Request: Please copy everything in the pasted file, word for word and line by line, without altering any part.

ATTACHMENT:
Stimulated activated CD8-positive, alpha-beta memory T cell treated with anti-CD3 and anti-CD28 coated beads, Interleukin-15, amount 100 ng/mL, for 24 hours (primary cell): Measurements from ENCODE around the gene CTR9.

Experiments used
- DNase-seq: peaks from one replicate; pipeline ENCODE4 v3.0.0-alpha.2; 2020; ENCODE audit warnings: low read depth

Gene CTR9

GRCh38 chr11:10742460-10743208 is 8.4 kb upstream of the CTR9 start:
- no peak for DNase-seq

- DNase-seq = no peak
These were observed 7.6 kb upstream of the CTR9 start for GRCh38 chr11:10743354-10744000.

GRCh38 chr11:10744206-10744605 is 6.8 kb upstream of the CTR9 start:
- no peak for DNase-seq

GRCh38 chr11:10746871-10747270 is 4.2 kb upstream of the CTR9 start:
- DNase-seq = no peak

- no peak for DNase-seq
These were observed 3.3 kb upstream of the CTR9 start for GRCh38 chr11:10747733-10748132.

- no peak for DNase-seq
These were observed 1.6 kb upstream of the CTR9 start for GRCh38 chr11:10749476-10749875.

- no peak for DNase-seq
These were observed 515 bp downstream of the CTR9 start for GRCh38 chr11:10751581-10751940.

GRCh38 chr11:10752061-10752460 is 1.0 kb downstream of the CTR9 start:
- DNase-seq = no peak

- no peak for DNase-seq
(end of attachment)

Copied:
Stimulated activated CD8-positive, alpha-beta memory T cell treated with anti-CD3 and anti-CD28 coated beads, Interleukin-15, amount 100 ng/mL, for 24 hours (primary cell): Measurements from ENCODE around the gene CTR9.

Experiments used
- DNase-seq: peaks from one replicate; pipeline ENCODE4 v3.0.0-alpha.2; 2020; ENCODE audit warnings: low read depth

Gene CTR9

GRCh38 chr11:10742460-10743208 is 8.4 kb upstream of the CTR9 start:
- no peak for DNase-seq

- DNase-seq = no peak
These were observed 7.6 kb upstream of the CTR9 start for GRCh38 chr11:10743354-10744000.

GRCh38 chr11:10744206-10744605 is 6.8 kb upstream of the CTR9 start:
- no peak for DNase-seq

GRCh38 chr11:10746871-10747270 is 4.2 kb upstream of the CTR9 start:
- DNase-seq = no peak

- no peak for DNase-seq
These were observed 3.3 kb upstream of the CTR9 start for GRCh38 chr11:10747733-10748132.

- no peak for DNase-seq
These were observed 1.6 kb upstream of the CTR9 start for GRCh38 chr11:10749476-10749875.

- no peak for DNase-seq
These were observed 515 bp downstream of the CTR9 start for GRCh38 chr11:10751581-10751940.

GRCh38 chr11:10752061-10752460 is 1.0 kb downstream of the CTR9 start:
- DNase-seq = no peak

- no peak for DNase-seq